Other excellent highlights on the base album include the absolutely intoxicating ‘Pac-Man’, with an incredible feature from ScHoolboy Q, the disco-funk bop ‘Valley of the Pagans’ featuring Beck, as well as the gorgeous RnB track ‘Désolé’ featuring Fatoumata Diawara. Also standing out immediately, the opening title track with Robert Smith is a weird and wonderful way to introduce the album, with the lyrics also vaguely reflecting on the bizarrity of 2020 as Smith’s iconic vocal style resonates over ominous arpeggiating synths. It’s a great way to start an album, and is immediately followed by a constant flow of wonderfully diverse and quality music.
"Spinning around the world at night
Spin around in black and white
Spinning around until the Sun comes up
Strange time to see the light"
In fact, there really aren’t any moments on the album which don’t stand out, which is possibly due to this large variety in style delivered by such a wide range of artists. The only track that hasn’t had me constantly coming back for more is ‘Chalk Tablet Towers’, but even that song has a really nice groove and charming performance from 2-D that makes for a decent listen. And apart from this slight dip, the album has an astonishingly good flow to it, despite acting more like a collection of singles. The marketing up until ‘Song Machine’s release included multiple mixes of the album from the various band members, which indicated that it was designed to be shuffled around and treated very loosely as more of a mixtape. And this only further demonstrates just how quality these songs are; the album’s sequencing really doesn’t matter since the material here is of such high standard that no matter the order, they’re guaranteed to flow perfectly.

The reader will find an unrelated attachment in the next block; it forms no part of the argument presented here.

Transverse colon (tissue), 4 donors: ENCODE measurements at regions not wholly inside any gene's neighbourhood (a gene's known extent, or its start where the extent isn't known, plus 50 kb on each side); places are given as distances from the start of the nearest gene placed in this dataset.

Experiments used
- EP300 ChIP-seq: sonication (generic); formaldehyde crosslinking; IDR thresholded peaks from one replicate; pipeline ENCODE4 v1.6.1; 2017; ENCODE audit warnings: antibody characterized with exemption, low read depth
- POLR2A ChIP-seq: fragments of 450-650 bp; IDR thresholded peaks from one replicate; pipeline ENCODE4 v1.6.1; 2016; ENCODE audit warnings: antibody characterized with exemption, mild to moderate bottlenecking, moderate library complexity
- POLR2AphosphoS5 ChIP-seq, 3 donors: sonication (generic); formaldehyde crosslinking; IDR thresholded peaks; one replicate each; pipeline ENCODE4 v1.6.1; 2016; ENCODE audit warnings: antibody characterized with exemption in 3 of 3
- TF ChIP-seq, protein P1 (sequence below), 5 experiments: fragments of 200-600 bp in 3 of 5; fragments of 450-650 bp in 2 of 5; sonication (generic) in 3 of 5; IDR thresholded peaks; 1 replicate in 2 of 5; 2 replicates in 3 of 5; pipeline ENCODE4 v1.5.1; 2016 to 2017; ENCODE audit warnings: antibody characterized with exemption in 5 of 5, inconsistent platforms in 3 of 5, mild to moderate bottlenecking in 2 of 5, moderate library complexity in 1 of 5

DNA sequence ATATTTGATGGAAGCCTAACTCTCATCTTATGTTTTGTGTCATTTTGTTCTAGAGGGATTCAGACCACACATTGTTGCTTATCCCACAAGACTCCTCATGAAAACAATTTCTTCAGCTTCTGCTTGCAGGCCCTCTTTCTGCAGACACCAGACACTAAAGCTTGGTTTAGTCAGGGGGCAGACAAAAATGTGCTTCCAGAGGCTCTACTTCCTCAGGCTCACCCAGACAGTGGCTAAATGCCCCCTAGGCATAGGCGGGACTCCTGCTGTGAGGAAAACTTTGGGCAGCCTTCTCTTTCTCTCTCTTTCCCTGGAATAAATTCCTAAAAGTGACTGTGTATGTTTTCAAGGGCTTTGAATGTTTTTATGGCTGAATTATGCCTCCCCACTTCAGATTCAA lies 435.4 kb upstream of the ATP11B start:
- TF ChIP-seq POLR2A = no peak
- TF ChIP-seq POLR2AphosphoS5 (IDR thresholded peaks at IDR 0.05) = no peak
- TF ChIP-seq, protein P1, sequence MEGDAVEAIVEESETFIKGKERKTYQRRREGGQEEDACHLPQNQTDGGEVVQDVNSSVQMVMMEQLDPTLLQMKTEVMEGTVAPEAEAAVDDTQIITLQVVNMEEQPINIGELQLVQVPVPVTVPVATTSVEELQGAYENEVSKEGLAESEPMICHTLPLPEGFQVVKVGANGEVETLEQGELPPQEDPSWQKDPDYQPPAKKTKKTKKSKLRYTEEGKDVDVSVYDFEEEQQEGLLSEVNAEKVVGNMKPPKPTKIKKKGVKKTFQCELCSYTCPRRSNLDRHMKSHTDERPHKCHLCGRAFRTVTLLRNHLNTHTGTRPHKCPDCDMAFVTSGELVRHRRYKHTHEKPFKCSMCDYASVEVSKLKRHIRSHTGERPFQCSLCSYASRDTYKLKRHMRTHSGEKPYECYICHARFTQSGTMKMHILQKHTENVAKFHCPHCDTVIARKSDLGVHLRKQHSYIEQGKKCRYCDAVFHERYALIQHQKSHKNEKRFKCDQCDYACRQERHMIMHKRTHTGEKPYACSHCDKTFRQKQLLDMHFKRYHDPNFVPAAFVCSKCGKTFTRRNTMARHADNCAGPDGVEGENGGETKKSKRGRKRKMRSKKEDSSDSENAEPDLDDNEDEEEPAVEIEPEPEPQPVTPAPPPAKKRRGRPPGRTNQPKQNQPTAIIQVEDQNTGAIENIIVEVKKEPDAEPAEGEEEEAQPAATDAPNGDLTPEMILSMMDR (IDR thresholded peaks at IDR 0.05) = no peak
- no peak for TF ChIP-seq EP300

‘Song Machine Season 1’ also includes six bonus tracks that are included on the deluxe edition. And while these extra cuts are a bit more of a mixed bag, they also include some of the best stuff here. ‘MLS’ featuring JPEGMAFIA and CHAI is so good I think it should have been included on the main album, replacing ‘Chalk Tablet Towers’, and the absolutely gorgeous ethereal odyssey ‘Opium’, spearheaded by EARTHGANG, is one of ‘Song Machine’s most interesting inclusions.
‘Song Machine Season 1: Strange Timez’ is the perfect comeback for Gorillaz, rekindling the magic that had been lost from the project over their last few releases. What’s more, the ‘season 1’ of the title seems to suggest that this could be an ongoing series, delivering even more eclectic collaborations with each instalment. And after such an impressive first season, I’m itching to hear the various different avenues that Albarn and Hewlett have planned out for their future releases. Including by far some of the band’s best work since the beginning of the last decade, ‘Song Machine Season 1’ is exactly the quality return to form that Gorillaz needed. And until the second season drops, ‘Strange Timez’ will give you more than enough enjoyment to hold out for whatever exciting new music Albarn and Hewlett have up their sleeves for us next.
"I tried to say I love you
But you didn't listen (Summer lines)
I tried to give you everything you might need (Summer lines)
In a sky made of diamonds
Where the world is flawless
I'll be waiting for you on the other side"
Reviewed by Layton Bryce - 23/12/20